The BIG Big Bang Theory Trivia Quiz

Q1: What is the flag of Sheldon and Leonard’s apartment?

Q2: What is Leonard’s middle name?

Q3: Why is Sheldon Cooper like a black hole?

Q4: What is Penny’s star sign?

Q5: What is vexillology?

Q6: For what theory did Sheldon and Amy win the Nobel Prize?

Q7: What musical instrument did Leonard learn to play as a child?

Q8: Complete the sequence: Rock, paper, scissors…

Q9: Which night of the week is ‘Halo night’?

Q10: How does Sheldon describe ‘earthquake supplies’?

Q11: What frees Raj from his inability to talk to women?

Q12: What is the name of Sheldon’s imaginary drug-addicted cousin?

Q13: What is the name of the 83 year old man who carries potatoes in his suitcase?

Q14: Who has the original idea for the gyroscope guidance system?

Q15: What emergency code precipitates an outing to see ‘ten and a half hours of apey goodness’?

Q16: When Dennis Kim arrives and causes Sheldon to pursue other avenues, what two words are effective in persuading him to desist?

Q17: What comes after “Soft kitty, warm kitty”?

Q18: In the context of the Physics Bowl, where ‘AA’ stands for ‘Army Ants’, what does ‘PMS’ stand for?

Q19: When Penny asks “Tweety Bird thought he saw a… what?”, what answer do Leonard and Sheldon give?

Q20: What is the name of Raj’s dog?

Q21: What was the name of the person who spent nine months with her legs wrapped around Sheldon?

Q22: According to the manual that came with Sheldon, what, in the context of birthdays, is a ‘non-optional social convention’?

Q23: According to Penny, what 12 year old by wants a motorized dirt bike?

Q24: In what language did Sheldon called Leonard “a syphilitic donkey”?

Q25: When Penny and Leonard ask for advice about their impending date, what does he suggest they consider?

Q26: What is Leslie Winkle’s favourite epithet for Sheldon?

Q27: Which day of the week is Vintage Game Night?

Q28: When Penny gets, as Howard describes it, “the massively multiplayer online roleplaying game monkey on her back,” to what game is it that she becomes addicted?

Q29: Which superhero gives Sheldon his first energy drink?

Q30: What are the co-ordinates of ‘Sheldon’s spot’?

Q31: When Sheldon agrees to undertake the experiment to live with Amy in Penny’s apartment, how long is this for?

Q32: When Sheldon was a child, the family cat was run over and killed. Sheldon wanted to replace it with a griffin (but his parents wouldn’t let him get the eagle egg and lion semen he needed). What was the name of the cat?

Q33: What is the number of Sheldon and Leonard’s apartment?

Q34: One day, Leonard laments the fact that his name has ‘nerd’ in it. What name does he imagine being better?

Q35: What night, for Sheldon, is ‘laundry night’?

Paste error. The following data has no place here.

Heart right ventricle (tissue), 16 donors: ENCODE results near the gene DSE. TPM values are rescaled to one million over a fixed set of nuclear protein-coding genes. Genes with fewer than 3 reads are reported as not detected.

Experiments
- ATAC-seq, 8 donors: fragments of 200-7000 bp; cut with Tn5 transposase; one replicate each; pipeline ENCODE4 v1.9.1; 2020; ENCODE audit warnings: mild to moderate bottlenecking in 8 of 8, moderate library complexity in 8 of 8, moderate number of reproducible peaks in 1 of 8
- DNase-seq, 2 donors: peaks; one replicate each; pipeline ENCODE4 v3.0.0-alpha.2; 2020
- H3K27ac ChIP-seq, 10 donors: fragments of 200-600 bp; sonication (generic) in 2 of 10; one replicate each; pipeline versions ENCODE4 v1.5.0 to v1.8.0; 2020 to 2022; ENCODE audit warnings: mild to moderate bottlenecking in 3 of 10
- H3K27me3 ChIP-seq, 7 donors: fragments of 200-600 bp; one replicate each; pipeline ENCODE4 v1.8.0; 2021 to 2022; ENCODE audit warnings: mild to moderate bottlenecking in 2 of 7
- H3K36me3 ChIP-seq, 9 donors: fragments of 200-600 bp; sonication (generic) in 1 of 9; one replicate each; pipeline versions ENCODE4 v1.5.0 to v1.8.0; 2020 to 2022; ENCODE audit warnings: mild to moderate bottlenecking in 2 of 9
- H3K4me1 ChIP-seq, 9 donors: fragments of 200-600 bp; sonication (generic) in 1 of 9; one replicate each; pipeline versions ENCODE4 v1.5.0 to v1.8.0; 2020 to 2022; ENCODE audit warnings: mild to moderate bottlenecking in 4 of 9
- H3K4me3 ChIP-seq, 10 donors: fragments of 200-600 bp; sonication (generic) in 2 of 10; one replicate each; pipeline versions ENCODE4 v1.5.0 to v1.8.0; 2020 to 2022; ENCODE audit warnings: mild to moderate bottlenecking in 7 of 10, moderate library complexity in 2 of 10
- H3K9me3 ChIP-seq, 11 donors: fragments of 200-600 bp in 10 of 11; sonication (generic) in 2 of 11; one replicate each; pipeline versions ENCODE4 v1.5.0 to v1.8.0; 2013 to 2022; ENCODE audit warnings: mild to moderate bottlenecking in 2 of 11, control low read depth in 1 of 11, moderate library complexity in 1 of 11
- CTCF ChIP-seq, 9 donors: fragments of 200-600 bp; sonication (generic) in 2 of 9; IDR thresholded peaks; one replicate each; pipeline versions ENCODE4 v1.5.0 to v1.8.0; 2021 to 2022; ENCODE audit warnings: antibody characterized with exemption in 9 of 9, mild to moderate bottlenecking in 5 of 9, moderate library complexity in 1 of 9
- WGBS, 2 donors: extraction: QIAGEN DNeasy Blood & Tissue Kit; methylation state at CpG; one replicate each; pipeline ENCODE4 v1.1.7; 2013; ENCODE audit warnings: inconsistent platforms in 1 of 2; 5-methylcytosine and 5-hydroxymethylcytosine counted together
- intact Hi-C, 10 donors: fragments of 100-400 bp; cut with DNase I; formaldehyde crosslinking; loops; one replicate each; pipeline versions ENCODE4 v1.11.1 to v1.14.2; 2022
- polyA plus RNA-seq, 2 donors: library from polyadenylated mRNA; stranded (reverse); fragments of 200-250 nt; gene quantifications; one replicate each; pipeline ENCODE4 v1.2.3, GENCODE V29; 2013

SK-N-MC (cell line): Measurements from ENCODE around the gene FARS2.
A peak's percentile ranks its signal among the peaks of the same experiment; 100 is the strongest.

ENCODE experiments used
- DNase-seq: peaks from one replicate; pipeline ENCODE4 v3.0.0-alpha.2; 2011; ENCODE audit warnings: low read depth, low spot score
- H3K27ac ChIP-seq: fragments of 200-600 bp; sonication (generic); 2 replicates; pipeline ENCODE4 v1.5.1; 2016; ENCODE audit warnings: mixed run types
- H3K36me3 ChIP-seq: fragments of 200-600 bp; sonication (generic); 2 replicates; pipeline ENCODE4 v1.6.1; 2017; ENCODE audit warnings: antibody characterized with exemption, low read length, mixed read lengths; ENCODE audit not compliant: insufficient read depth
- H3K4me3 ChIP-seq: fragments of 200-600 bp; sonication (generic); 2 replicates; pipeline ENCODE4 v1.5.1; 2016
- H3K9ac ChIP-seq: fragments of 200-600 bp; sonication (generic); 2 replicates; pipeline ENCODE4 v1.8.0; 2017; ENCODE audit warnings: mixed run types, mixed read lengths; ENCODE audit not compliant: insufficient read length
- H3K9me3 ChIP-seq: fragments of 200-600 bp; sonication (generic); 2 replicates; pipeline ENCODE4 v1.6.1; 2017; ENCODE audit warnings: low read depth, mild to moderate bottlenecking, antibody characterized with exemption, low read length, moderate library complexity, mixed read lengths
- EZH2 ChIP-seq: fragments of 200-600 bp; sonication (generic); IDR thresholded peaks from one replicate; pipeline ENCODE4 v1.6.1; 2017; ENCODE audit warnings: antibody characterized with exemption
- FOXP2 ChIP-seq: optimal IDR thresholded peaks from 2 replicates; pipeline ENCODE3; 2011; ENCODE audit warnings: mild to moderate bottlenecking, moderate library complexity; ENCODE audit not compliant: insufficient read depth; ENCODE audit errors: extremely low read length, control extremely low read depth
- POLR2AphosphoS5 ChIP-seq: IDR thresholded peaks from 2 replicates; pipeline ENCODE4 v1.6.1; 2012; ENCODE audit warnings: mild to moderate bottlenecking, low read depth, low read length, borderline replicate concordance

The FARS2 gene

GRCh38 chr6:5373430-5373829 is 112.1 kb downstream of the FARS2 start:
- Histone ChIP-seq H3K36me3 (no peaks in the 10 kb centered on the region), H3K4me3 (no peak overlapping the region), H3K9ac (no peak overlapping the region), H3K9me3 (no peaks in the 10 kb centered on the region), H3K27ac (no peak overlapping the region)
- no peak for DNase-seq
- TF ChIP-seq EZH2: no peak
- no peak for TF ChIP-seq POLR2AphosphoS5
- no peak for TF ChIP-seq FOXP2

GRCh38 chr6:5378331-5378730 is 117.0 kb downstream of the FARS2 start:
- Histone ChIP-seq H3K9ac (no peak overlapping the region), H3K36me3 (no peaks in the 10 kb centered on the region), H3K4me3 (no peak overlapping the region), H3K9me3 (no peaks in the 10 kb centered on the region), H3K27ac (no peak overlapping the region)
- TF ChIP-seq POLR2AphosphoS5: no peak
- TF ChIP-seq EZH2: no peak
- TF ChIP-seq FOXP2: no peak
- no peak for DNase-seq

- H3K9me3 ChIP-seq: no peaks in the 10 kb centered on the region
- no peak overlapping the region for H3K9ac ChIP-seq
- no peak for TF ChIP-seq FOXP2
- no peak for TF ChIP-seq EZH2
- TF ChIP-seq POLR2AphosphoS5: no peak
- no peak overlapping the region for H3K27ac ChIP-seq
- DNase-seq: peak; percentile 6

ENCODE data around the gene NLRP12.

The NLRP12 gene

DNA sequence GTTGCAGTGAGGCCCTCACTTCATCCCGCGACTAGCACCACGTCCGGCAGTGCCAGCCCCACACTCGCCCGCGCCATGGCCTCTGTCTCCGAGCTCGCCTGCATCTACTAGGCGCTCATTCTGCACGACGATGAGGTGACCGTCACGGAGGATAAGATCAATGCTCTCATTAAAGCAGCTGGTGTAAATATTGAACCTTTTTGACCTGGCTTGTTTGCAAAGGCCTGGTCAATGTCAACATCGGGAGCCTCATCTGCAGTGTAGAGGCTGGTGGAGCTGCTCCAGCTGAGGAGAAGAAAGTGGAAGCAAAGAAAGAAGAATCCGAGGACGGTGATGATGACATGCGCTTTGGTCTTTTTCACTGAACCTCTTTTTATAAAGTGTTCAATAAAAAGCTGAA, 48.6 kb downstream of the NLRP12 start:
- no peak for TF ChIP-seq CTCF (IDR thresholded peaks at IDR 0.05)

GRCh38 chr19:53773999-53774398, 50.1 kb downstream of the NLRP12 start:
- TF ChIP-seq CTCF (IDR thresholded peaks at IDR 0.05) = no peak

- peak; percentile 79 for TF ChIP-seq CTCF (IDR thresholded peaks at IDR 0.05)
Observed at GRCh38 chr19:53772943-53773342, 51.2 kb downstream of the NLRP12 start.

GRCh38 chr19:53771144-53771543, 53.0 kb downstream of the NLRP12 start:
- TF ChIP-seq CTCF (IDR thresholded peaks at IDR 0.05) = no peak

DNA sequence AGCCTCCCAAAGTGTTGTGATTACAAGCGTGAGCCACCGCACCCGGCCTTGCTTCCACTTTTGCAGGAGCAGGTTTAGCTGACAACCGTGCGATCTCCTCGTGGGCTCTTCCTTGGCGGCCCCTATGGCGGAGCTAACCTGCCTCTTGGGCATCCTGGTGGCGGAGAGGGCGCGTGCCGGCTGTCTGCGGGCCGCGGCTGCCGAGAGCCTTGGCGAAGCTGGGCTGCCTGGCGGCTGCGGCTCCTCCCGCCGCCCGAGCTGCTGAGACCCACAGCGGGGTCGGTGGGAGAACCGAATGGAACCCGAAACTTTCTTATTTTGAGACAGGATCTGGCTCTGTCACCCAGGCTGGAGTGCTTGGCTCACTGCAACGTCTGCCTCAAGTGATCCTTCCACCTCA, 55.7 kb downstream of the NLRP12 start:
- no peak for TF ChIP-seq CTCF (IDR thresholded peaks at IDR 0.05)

Q36: When Howard meets Dr Stephanie Burnett, with what vehicle does he entice her (hoping, naturally, for an amorous encounter)?

Q37: When Sheldon updates Leonard’s Facebook status, we learn that Leonard makes the rookie mistake of using the same password for everything. What is that password?

Q38: What is it that has been moved in Leonard’s room that makes him realize that he and Stephanie are living together?

Q39: When Penny gives Sheldon a napkin for ‘Saturnalia’, whose DNA is on it?

Q40: Howard Wolowitz has seen space probes that crashed into the desert that looked better than… what?

Q41: When Sheldon embarks upon a quest to make Kripke his friend, Kripke meets Penny for the first time but isn’t enamoured by her name. He proposes to call her by another name: what is it?

Q42: One day, Sheldon changes the apartment’s wi-fi password. To what does he change it?

Q43: When Raj has a dubious entanglement with his phone, what does he have Siri call him?

Q44: When Howard becomes an astronaut, what is the nickname he’s given?

Q45: In the ass of which superhero does Sheldon keep a couple of fifties?

Q46: Just before Leonard’s mother advises him to find out what cologne her father wore, what nickname does Penny reveal that her father used to call her until she started wearing her first training bra?

Q47: At what time does Leonard’s mother suggest that Howard and Raj have formed an ersatz homosexual relationship?

Q48: When Howard and Leslie have a close encounter, how does Leslie describe the experience?

Q49: By what name does Sheldon’s ‘memaw’ refer to him?

Q50: On the very first ‘Anything Can Happen Thursday’, at what venue do our heroes eventually end up?

Q51: When Penny asks Stuart for advice about what to give as a present to a 13-year old boy, what does he suggest?

Q52: What is Rajesh Koothrappali’s middle name?

Q53: If engaged in a game of ‘Twenty Questions’ and the respondee is Sheldon, what answer should you offer?

Q54: With what word does Sheldon invariably follow up his classic pranks?

Q55: At Howard’s batchelor party, who is it that claims to have the body of a 37-year-old man with the bone density of an 80-year-old?

Q56: At Raj’s Halloween Party, Sheldon and Amy arrive as a ‘matched couple’. Amy is dressed as ‘Raggedy-Ann’; Sheldon is dressed as ‘Raggedy-‘… what?

Q57: I’m not sure that I have the spelling right, but what is the meaning of the Klingon word ‘Kuvach’?

Q58: When Amy encounters Sheldon on the landing struggling with Buridan’s Donkey, what does she offer him?

Q59: Where did ‘The Night The Heat Went Out’ occur?

Q60: Howard proves Sheldon wrong, and wins a bet. Professor ‘Creepy’ Crawley is the arbiter. The question is: what kind of cricket is Toby?

Q61: Raj would rather swim buck-naked across the Ganges with a paper cut on his nipple and die a slow, agonizing death from a viral infection than work with… whom?

Q62: What day is Sheldon’s birthday?

Q63: When Leonard says that Sheldon has a ‘photographic’ memory, Sheldon corrects him. What word does he use to describe the type of memory he has?

Q64: Howard can speak five languages. Six if you include which language?

Q65: When Sheldon engages Wil Wheaton in a game of ‘The Mystic Warlords of Ka’a’  in the Comic Book Store, is Wil’s grandmother dead, or alive?

Q66: What is the name of the game that Sheldon invents that Leonard wins by default when Penny storms out of the room?

Q67: What is the name of Penny’s “definitely not gay” ex-boyfriend musician who moves from Oklahoma to LA in search of session work — and (according to Penny) would sleep in his own vomit if he had to?